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Apparently, while looking into a dispute about legal fees, The National Law Journal saw something it shouldn’t have.

What it saw: Pomegranate juice maker POM Wonderful may not be so wonderful—a federal agency was investigating the company. The paper happened upon this fact when its reporter was innocently perusing documents regarding unpaid legal bills the company owed a D.C. firm. The investigation was revealed in the court docket. So NLJ planned on mentioning the investigation to its readers, but then things got complicated.

The documents NLJ saw were meant to be sealed, and now a judge says the paper can only reveal that an investigation was conducted; it can’t say what agency did the investigating. NLJ editor David Brown says the documents were made available publicly due to a clerical error, and that barring his paper from writing about the investigation is a violation of the First Amendment.

“The court is trying to rectify a clerical error by creating a constitutional error,”  he tells City Desk.

NLJ ran the legal fees story, along with a note in which Brown sounded  off about the judge’s interference:

What appears here is not the full story. Minutes before our deadline Friday, D.C. Superior Court Judge Judith Bartnoff signed a temporary restraining order against The National Law Journal enjoining it from publishing certain details that we legally obtained from court documents. Specifically, we are not allowed to name a government agency conducting a regulatory inquiry into one of the subjects of the article, POM Wonderful. We fought this order vigorously in court; we thought and continue to think that it is a violation of the First Amendment, and we are working on an appeal. Bartnoff, as she considered the order, said, “If I am throwing 80 years of First Amendment jurisprudence on its head, so be it.” She said the court’s interest in maintaining the “integrity” of its docket trumped the First Amendment concern. We strongly believe Bartnoff’s action harms the integrity of the court by placing process concerns over fundamental constitutional rights. Sadly, however, because of Bartnoff’s order, we were forced to scrub this article of any reference to the agency. We apologize to our readers for being unable to provide the fullest report possible. — David L. Brown, editor in chief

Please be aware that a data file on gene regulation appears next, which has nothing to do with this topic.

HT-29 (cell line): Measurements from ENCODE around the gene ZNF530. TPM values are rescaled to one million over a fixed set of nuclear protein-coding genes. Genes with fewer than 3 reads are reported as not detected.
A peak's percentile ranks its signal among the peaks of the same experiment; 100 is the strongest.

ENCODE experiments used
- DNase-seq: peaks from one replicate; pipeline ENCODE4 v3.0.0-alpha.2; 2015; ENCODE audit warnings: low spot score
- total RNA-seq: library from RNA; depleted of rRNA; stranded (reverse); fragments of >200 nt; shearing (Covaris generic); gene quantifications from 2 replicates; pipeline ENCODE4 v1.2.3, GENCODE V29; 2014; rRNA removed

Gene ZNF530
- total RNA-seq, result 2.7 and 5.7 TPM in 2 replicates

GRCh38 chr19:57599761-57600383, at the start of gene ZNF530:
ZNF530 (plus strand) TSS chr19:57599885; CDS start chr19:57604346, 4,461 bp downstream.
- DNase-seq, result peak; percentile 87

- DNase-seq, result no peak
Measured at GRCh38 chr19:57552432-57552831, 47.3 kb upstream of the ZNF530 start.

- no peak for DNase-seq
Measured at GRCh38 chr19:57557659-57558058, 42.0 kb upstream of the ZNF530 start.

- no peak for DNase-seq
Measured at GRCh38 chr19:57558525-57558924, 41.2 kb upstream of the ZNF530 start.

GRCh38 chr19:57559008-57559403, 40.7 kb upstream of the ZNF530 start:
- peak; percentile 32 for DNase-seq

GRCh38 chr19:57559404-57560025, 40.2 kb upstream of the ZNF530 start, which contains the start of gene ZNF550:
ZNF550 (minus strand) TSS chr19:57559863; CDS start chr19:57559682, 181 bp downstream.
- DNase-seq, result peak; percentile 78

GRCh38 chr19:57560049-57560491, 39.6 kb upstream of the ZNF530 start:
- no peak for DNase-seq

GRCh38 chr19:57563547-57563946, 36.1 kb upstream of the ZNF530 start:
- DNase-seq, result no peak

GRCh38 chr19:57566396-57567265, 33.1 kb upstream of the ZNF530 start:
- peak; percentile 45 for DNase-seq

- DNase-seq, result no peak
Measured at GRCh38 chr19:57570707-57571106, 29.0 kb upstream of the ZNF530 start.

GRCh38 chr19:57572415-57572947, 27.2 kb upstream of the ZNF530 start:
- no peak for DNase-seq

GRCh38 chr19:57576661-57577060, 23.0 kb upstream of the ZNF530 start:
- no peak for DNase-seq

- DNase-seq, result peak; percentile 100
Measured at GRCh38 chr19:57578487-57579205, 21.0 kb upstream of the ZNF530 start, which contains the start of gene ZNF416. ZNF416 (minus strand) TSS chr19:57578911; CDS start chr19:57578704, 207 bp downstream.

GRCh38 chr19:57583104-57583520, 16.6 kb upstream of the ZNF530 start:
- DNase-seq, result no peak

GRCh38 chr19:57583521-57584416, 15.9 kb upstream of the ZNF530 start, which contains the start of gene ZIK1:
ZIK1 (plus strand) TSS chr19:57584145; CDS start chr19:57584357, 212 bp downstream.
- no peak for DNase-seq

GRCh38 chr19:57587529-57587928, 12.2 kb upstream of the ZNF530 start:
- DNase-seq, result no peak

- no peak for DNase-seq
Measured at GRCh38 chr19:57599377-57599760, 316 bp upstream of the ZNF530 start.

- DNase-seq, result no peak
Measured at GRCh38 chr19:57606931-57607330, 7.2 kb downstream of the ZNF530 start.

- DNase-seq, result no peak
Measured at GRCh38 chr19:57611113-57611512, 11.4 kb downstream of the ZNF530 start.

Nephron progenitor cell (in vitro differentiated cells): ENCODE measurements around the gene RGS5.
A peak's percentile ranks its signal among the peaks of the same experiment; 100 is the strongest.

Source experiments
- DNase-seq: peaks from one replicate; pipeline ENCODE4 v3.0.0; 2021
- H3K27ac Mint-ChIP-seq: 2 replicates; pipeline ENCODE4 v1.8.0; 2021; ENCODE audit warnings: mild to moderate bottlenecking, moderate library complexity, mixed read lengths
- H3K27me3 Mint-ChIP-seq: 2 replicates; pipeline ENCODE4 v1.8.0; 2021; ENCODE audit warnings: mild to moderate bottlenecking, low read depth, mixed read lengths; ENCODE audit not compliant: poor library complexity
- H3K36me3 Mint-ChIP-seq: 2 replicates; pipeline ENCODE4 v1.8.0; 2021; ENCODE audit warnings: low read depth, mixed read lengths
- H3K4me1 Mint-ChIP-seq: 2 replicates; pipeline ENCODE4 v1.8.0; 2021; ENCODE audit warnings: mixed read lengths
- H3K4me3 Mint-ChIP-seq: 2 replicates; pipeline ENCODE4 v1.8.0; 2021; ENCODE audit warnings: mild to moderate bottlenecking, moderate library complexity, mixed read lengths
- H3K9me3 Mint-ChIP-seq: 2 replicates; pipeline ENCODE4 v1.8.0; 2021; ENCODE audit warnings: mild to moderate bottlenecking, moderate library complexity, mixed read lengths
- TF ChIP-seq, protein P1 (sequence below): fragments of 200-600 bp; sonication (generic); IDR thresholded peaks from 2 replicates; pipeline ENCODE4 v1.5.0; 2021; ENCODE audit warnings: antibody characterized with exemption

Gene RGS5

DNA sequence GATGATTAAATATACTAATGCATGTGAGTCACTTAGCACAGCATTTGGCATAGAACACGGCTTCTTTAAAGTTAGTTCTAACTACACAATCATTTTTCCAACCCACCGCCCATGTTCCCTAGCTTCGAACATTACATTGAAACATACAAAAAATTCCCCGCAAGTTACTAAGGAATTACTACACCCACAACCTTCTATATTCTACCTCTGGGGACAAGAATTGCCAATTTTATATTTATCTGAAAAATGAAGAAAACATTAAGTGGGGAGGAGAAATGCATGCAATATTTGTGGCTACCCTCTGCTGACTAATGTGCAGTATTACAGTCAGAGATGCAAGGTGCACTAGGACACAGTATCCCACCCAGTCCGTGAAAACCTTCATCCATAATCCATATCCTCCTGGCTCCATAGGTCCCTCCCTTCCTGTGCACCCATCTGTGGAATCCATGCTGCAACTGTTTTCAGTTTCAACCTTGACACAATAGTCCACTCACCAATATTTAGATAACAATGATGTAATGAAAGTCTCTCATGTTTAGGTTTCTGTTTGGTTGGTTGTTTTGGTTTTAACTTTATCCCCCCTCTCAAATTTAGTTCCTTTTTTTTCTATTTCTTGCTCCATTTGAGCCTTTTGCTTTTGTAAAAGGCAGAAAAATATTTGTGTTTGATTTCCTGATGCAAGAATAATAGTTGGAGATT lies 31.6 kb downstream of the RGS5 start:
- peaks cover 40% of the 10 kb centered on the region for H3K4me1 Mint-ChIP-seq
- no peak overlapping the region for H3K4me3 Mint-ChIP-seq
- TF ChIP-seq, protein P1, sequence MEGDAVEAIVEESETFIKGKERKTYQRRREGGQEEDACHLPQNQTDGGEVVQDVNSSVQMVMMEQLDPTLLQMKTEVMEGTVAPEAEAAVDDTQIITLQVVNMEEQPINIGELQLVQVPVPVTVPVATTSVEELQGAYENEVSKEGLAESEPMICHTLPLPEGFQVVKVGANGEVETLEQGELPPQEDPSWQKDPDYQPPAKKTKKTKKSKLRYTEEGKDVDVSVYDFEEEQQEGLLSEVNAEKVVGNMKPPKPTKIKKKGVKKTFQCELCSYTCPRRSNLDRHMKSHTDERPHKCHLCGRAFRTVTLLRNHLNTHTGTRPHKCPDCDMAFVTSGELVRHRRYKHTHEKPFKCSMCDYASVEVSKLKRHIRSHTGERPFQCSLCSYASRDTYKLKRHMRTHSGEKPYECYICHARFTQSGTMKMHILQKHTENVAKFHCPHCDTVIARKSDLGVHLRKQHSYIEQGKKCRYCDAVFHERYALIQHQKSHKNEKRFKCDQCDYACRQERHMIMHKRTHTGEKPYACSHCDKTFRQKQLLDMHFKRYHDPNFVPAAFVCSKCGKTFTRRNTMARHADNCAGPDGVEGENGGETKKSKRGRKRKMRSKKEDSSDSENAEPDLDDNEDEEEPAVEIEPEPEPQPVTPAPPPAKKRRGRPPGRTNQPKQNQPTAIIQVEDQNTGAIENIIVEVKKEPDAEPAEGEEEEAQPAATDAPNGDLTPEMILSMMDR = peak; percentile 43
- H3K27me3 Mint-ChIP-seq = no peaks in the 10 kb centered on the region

Brown says the paper will appeal the judge’s decision. “We intend to fight,” he says.